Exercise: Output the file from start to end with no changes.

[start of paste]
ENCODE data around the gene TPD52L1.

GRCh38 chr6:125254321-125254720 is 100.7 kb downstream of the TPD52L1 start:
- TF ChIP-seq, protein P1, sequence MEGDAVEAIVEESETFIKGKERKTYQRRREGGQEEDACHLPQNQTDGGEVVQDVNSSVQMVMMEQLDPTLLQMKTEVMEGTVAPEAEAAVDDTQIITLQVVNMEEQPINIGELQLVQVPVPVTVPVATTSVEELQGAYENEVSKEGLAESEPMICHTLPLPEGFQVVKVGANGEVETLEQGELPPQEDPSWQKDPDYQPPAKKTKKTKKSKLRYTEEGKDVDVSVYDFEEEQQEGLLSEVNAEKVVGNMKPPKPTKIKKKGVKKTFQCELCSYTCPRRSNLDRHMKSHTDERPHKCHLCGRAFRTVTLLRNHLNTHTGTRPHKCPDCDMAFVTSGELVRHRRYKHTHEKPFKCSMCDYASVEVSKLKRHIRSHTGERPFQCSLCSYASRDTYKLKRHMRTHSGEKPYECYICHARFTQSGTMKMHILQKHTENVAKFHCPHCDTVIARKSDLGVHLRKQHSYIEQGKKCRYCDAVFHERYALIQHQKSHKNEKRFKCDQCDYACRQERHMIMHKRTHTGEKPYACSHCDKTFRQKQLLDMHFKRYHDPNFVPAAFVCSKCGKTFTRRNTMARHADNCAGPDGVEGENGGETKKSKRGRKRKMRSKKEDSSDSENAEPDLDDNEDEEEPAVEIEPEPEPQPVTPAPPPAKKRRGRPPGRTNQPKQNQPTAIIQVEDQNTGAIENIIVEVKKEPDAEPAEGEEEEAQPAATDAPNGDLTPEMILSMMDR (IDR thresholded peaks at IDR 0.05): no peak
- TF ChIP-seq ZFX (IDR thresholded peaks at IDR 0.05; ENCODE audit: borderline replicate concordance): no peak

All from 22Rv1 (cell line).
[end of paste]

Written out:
ENCODE data around the gene TPD52L1.

GRCh38 chr6:125254321-125254720 is 100.7 kb downstream of the TPD52L1 start:
- TF ChIP-seq, protein P1, sequence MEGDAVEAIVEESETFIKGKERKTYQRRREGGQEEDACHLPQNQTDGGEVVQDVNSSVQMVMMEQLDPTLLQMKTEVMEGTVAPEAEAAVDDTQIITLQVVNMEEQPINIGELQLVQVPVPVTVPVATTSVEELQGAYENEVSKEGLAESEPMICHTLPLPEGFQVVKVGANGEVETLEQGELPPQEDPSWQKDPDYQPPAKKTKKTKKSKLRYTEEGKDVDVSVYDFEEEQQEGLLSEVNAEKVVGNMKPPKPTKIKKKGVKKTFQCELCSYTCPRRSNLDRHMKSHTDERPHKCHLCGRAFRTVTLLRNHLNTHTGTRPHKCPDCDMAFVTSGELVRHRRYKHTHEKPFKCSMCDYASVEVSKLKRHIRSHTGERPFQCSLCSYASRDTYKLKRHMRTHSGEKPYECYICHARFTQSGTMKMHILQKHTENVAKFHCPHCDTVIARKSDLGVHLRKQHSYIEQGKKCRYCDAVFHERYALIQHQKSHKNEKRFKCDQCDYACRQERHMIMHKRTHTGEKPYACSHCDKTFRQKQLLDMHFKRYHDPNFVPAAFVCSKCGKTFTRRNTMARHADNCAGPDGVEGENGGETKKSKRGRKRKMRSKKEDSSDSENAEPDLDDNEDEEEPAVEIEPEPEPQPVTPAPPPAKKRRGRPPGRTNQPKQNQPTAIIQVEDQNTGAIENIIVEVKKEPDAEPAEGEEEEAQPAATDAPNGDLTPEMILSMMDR (IDR thresholded peaks at IDR 0.05): no peak
- TF ChIP-seq ZFX (IDR thresholded peaks at IDR 0.05; ENCODE audit: borderline replicate concordance): no peak

All from 22Rv1 (cell line).